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How to Say Big in French? Grand, Gros, Gras…

Camille Chevalier-Karfis By Camille Chevalier-Karfis - updated on Feb 22, 2021

These 3 French adjectives can be quite confusing for students of French. “Gros” and “grand” translate as ‘big’, but are far from being interchangeable. And there are way too many idioms and expressions to be counted. But I hope this helps.

1 – Gros = Big / Imposing / Fat /Serious

Gros (s silent) : big, usually referring to ‘fat’ for a person, and ‘imposing’ for a dog, a house…

It makes grosse(s) (pronounced groS with a pronounced s) in the feminine and comes before the noun.

  1. Je voudrais un gros morceau: I’d like a big piece
  2. J’ai peur des gros chiens: I’m afraid of big dogs
  3. Cet homme est trop gros pour son pantalon: this man is too big, large, fat for his pants.

2 – Gros = Serious in Modern French

Recently, “gros” has been used in colloquial French to reinforce a noun. It can translate as serious.

  • J’ai un gros problème: I have a serious problem

3 – Gros and French Insults

It’s very frequently used in insults (so pardon the vulgarity of the examples)

  1. C’est une grosse salope – she is a serious bitch = this doesn’t mean she is fat. It means she is really a bitch.
  2. Gros con: dumbass.

4 – Watch-out When Using Gros/Grosse For A Person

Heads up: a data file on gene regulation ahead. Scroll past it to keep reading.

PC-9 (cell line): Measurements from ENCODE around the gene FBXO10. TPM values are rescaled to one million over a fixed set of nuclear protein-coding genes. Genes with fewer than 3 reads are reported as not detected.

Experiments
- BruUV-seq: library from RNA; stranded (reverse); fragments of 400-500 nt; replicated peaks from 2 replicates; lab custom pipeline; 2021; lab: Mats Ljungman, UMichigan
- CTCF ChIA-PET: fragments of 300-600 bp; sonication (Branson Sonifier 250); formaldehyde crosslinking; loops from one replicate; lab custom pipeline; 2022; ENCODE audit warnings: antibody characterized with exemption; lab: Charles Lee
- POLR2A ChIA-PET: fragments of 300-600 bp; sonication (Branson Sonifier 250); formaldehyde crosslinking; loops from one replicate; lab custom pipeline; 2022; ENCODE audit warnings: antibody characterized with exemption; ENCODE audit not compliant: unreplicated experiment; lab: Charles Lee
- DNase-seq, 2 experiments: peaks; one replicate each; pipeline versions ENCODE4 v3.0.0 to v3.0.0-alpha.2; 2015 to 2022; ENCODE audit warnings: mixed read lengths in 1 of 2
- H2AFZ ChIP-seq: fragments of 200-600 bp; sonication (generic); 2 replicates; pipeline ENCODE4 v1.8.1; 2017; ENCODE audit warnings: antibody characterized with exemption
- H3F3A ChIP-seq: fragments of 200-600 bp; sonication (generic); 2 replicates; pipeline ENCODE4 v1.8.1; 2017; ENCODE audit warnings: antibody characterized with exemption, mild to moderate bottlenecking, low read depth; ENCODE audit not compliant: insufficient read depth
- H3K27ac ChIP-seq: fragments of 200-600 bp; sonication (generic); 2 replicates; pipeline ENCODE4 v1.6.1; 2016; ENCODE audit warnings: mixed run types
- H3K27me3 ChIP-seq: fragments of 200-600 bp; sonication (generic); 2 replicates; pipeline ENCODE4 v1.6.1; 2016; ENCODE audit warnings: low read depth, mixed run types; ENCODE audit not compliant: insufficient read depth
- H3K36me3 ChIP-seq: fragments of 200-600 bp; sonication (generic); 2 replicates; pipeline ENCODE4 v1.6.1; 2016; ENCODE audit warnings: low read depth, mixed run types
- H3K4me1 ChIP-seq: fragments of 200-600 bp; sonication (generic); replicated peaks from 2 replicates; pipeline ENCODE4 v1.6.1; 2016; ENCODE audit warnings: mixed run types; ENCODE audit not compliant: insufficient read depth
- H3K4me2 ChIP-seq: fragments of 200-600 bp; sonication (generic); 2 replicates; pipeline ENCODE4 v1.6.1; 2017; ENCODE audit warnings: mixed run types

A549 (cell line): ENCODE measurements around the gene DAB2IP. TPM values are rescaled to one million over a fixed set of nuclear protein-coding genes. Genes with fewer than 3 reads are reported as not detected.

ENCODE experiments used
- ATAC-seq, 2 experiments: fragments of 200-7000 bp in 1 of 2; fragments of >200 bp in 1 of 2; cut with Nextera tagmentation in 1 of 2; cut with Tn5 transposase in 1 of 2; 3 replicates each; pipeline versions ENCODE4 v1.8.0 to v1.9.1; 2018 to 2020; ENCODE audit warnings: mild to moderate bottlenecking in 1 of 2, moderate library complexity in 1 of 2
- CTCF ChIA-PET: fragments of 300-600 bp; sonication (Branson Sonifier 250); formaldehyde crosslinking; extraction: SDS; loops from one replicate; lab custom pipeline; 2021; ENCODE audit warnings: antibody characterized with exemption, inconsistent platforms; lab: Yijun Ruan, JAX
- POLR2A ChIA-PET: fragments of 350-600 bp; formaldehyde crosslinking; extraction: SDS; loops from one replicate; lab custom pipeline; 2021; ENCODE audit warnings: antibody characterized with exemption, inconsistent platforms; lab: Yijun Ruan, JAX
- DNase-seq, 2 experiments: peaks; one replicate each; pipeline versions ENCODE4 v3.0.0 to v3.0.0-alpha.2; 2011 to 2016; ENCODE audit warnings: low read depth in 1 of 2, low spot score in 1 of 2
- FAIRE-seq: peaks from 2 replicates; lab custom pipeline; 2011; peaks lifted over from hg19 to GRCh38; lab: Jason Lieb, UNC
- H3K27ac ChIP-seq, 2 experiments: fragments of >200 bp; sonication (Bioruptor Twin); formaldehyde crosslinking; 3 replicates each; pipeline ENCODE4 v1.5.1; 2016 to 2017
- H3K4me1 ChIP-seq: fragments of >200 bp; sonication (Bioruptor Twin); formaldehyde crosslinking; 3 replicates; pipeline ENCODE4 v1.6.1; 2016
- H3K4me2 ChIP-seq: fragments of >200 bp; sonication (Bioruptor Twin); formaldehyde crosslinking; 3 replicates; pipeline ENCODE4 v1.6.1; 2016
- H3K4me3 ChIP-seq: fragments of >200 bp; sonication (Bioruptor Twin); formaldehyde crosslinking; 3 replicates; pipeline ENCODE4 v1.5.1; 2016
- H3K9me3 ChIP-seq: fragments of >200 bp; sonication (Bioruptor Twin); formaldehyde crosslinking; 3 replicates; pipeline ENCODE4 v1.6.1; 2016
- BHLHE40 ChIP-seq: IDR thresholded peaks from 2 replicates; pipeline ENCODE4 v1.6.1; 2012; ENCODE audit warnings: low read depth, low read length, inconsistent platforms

Using “Gros” for “fat” for a person can be quite judgmental. I hear people in the US calling themselves “a big person”. We don’t have an equivalent expression in French, but we would say something like “Je suis grande et large”.

I would never say to describe a friend “il est gros” or “elle est grosse”, it’s kind of mean. In this situation, French likes to use a negative construction: “elle n’est pas mince” = she is not thin. We’d also say “il est bien en chair”, which literally translated in “he is well in flesh”. See below for more info with the use of our third adjective: “gras, grasse”.

I would use “gros/grosse” for someone I don’t know, or to describe myself, specially if I’m fishing for compliments:

  1. “je suis trop groooooooooosse”
  2. “mais non, mais non, tu es très bien comme ça”… (no-no, you’re perfect the way you are…)

5 – Gros For an Animal = Fat or Imposing

“Gros” for an animal could mean fat or imposing, like the big dog in the picture. So fat or large, big, imposing? The context will tell you.

6 – Gros and Grosse Do Not Mean Gross

Finally, of course “gros” in French doesn’t mean “gross” in English: use “dégoûtant” (disgusting).

gros gras grand learn french
Fernando Botero The Beach

7 – Grand = Tall but Sometimes Honorable

Grand has 2 main meanings:

  1. tall,
  2. great as in honorable, fantastic.

Usually comes before the noun, but could go after when you run into exceptions…

  1. Un grand arbre = a tall tree (note the liaison in T = gran Tarbr)
  2. Un grand homme = a honorable/great man (note the liaison in T = gran Tom)
  3. Un homme grand = un homme qui est grand = a tall man.